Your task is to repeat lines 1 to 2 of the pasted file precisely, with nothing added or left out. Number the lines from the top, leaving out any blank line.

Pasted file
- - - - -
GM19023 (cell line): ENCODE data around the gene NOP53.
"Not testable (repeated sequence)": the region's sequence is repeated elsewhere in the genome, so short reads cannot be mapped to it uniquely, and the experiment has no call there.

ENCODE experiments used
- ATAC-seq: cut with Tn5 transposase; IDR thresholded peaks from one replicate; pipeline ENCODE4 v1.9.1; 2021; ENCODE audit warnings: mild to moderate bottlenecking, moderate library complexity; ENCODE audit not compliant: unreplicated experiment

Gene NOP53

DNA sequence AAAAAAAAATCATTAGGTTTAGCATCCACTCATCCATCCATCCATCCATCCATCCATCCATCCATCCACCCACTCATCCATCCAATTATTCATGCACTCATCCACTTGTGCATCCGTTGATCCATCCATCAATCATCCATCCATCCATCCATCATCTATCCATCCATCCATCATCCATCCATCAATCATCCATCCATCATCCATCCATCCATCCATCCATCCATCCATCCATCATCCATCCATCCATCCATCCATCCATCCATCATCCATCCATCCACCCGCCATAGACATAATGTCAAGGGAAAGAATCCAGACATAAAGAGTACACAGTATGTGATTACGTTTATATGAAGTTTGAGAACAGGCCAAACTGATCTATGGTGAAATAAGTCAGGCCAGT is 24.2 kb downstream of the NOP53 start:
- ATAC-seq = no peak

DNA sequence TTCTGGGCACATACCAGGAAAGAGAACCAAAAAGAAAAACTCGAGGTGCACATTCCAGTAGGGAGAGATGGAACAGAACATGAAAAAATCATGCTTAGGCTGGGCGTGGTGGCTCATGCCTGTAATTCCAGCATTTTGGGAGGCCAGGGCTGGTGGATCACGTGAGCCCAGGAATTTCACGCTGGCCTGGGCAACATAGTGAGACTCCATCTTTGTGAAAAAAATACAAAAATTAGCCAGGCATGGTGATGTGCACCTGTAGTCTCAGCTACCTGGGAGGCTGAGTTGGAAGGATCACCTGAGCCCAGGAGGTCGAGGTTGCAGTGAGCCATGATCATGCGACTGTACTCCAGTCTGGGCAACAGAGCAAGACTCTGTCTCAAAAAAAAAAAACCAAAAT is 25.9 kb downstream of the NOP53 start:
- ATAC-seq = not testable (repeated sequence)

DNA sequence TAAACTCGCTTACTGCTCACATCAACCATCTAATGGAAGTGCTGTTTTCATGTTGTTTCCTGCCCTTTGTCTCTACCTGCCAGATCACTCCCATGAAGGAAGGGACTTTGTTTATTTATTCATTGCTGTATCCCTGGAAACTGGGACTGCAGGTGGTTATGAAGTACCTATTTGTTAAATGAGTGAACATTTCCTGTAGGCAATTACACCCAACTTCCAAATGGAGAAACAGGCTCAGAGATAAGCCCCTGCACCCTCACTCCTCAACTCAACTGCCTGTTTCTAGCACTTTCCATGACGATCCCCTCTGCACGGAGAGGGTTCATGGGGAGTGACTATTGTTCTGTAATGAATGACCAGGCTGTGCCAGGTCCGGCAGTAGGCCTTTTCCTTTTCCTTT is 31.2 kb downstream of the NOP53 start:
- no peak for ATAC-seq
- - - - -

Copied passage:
GM19023 (cell line): ENCODE data around the gene NOP53.
"Not testable (repeated sequence)": the region's sequence is repeated elsewhere in the genome, so short reads cannot be mapped to it uniquely, and the experiment has no call there.